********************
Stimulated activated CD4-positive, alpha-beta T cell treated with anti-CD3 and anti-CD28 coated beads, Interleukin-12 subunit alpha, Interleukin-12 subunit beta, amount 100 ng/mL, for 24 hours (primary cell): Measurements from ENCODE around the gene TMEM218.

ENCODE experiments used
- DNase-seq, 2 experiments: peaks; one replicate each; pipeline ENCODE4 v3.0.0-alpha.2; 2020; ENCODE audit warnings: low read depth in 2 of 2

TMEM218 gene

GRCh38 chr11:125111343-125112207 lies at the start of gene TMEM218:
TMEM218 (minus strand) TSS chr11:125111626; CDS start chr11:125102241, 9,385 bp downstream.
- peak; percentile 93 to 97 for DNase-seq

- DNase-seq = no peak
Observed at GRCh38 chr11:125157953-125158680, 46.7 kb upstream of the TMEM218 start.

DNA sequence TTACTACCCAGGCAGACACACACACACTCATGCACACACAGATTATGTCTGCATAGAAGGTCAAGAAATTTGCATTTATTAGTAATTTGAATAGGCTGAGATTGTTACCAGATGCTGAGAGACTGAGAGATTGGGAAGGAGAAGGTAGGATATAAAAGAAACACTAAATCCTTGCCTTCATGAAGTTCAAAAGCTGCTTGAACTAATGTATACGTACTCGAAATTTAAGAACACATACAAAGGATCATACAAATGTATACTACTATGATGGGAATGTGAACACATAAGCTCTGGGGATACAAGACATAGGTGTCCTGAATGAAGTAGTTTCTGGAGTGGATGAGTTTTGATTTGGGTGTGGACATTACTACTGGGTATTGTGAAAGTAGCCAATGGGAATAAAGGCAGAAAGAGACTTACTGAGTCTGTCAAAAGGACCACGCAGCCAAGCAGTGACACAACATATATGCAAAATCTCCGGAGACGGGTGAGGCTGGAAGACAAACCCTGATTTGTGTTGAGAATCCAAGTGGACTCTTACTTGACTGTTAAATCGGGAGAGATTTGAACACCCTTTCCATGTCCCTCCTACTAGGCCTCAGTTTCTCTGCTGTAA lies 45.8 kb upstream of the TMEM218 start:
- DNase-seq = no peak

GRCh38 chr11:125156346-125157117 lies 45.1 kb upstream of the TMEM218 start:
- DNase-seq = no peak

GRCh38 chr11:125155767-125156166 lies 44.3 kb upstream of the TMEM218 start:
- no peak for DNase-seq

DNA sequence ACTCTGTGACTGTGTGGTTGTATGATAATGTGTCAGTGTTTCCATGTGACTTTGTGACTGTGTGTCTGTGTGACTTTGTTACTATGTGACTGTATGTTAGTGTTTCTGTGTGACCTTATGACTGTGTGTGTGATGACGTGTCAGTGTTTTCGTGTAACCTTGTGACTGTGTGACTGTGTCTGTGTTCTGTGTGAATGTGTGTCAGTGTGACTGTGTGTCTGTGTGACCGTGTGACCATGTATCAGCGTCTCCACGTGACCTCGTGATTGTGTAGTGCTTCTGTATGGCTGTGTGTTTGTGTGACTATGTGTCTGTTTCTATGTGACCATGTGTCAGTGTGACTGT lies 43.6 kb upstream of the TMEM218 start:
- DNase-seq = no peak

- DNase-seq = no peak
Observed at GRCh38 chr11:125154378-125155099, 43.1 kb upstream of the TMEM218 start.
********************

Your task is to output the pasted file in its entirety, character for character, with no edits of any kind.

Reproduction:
Stimulated activated CD4-positive, alpha-beta T cell treated with anti-CD3 and anti-CD28 coated beads, Interleukin-12 subunit alpha, Interleukin-12 subunit beta, amount 100 ng/mL, for 24 hours (primary cell): Measurements from ENCODE around the gene TMEM218.

ENCODE experiments used
- DNase-seq, 2 experiments: peaks; one replicate each; pipeline ENCODE4 v3.0.0-alpha.2; 2020; ENCODE audit warnings: low read depth in 2 of 2

TMEM218 gene

GRCh38 chr11:125111343-125112207 lies at the start of gene TMEM218:
TMEM218 (minus strand) TSS chr11:125111626; CDS start chr11:125102241, 9,385 bp downstream.
- peak; percentile 93 to 97 for DNase-seq

- DNase-seq = no peak
Observed at GRCh38 chr11:125157953-125158680, 46.7 kb upstream of the TMEM218 start.

DNA sequence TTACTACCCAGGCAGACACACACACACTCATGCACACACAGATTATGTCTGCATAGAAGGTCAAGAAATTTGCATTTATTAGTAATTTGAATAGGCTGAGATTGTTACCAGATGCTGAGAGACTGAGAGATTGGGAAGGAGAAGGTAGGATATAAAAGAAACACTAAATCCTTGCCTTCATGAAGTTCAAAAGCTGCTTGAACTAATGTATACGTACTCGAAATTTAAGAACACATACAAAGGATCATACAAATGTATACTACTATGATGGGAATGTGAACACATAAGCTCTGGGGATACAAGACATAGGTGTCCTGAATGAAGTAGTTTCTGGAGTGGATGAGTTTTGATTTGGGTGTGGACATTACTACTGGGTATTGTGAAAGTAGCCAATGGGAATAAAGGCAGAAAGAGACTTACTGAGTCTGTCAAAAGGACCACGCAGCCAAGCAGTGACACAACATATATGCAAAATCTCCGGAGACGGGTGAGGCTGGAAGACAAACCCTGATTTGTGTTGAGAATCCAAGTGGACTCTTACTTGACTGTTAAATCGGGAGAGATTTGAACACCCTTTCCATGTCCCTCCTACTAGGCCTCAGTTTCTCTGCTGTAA lies 45.8 kb upstream of the TMEM218 start:
- DNase-seq = no peak

GRCh38 chr11:125156346-125157117 lies 45.1 kb upstream of the TMEM218 start:
- DNase-seq = no peak

GRCh38 chr11:125155767-125156166 lies 44.3 kb upstream of the TMEM218 start:
- no peak for DNase-seq

DNA sequence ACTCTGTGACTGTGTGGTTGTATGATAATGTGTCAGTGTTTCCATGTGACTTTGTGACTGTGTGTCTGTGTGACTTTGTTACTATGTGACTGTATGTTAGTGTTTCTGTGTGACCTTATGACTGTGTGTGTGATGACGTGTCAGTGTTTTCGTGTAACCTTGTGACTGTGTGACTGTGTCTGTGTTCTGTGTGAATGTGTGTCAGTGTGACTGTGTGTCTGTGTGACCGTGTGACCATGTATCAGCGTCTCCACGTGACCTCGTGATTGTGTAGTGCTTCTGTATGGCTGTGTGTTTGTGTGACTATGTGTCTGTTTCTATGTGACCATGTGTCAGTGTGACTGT lies 43.6 kb upstream of the TMEM218 start:
- DNase-seq = no peak

- DNase-seq = no peak
Observed at GRCh38 chr11:125154378-125155099, 43.1 kb upstream of the TMEM218 start.